For now, the outcome of the French election has spared the European Union another crucial test. But it’s too early to sound the all clear. In fact, the cohesion and stability of the EU will likely be put to the test again and again in the coming years. And it isn’t only the euro-skeptic parties with strong bastions in many countries that pose a challenge to the European Union. Nationalist tendencies in some member states also pose a problem.
Is the EU up to these challenges? In Germany, there is growing skepticism that it is. The overwhelming majority of citizens are under the impression that many member states are increasingly putting their national interests first, even at the cost of the European community.
This growing concentration of national interests amplifies the centrifugal forces in the union, because there is only limited overlap among individual national interests. Some 59 percent of Germans believe that antagonisms and divergent interests currently shape the inner workings of the European Union. Only 24 percent say that EU countries mostly have common interests, according to a recent survey by the research institute Allensbach.
For years, the share of citizens who are convinced of the value of Germany's members in the EU has fluctuated between 70 and 78 percent.
A large majority of Germans believe that Brussels and Strasbourg are not taking these centrifugal forces sufficiently into account. Some 61 percent accuse the EU of not having a clear message and making too many compromises. Sixty percent complain that rule violations by member states are not consistently punished. The overwhelming majority believes that the EU needs deep-seated reforms, although most doubt that it is capable of implementing such changes.
Against this background, there is also growing skepticism over whether Britain will remain the only country to withdraw from the EU. Immediately after the British referendum, only 36 percent of Germans were convinced that another country would not emulate the Brexit. Only 32 percent believe that today, while 37 percent expect that the British example will set a precedent. This concern is one explanation for the European Commission’s saber-rattling toward the UK.
In Germany, there is a growing expectation that the 28-nation EU will have fewer members in 10 years. In the first months after the British referendum, 28 percent of German citizens said they expected the EU to shrink, a number that has increased to 43 percent today. Fewer and fewer people can imagine that the European Union will be larger in the future than it is today.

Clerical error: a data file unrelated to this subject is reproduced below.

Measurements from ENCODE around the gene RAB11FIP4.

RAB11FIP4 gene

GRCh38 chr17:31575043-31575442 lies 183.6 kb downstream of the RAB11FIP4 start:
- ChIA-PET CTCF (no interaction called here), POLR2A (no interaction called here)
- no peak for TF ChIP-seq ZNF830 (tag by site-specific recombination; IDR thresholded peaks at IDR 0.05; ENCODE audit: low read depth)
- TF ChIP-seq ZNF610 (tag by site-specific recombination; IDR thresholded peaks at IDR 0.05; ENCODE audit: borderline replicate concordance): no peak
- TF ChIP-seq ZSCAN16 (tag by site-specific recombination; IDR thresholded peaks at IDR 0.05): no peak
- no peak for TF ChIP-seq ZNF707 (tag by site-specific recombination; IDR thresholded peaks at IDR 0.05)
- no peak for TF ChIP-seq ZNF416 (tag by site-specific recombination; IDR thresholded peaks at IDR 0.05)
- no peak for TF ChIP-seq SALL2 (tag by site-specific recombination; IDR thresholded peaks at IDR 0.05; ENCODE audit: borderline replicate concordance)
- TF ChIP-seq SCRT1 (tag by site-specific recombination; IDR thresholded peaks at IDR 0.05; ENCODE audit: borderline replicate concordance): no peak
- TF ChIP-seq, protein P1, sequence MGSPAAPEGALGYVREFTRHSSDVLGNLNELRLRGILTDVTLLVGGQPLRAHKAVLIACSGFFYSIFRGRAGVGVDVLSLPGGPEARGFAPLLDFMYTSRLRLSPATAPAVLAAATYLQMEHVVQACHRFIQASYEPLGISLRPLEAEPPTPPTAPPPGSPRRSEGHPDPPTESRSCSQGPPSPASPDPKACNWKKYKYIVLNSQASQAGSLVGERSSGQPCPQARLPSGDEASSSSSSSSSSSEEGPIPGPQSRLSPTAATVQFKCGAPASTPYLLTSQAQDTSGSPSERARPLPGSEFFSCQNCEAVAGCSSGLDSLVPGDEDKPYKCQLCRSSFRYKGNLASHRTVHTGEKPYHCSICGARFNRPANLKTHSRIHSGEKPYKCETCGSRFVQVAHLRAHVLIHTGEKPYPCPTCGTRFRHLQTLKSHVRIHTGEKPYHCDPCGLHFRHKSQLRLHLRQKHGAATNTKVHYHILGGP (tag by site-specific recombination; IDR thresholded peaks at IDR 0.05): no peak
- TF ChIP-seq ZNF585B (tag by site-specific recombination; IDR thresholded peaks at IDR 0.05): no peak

Euroskeptic parties and nationalistic tendencies are not the only contributors to this assessment. There are also growing doubts over whether all members will remain convinced that they have more economic opportunities within the EU than outside.
This is especially true of euro countries with serious problems and without the opportunity to become more competitive by depreciating their own national currency. Germans believe that the crisis in the euro zone is far from over, and less than a fifth of citizens are optimistic that the worst is over. In contrast, 44 percent darkly predict that the worst part of the crisis is yet to come.
With all this skepticism, one would think that many Germans are critical of the European project. In fact, however, support for EU membership remains unbroken. For years, the share of citizens who are convinced of the value of Germany’s membership in the EU has fluctuated between 70 and 78 percent. At present, 77 percent assume that Germany has a better future as part of the EU than without membership.
There are primarily two factors that convince citizens of the value of the European Union. First, it is seen as a successful economic area, offering more opportunities through its tightly intertwined relationships. Second, the overwhelming majority are convinced that the European Union is much more powerful internationally, despite internal quarrels, than even a strong country such as Germany could be. These two aspects carry even more weight with citizens than the conviction that the EU is also a community of values and a guarantor of peace in Europe. Despite all skepticism, the overwhelming majority views the EU as a remarkable success story spanning the last few decades – and hopes that this will continue to be so in the future.
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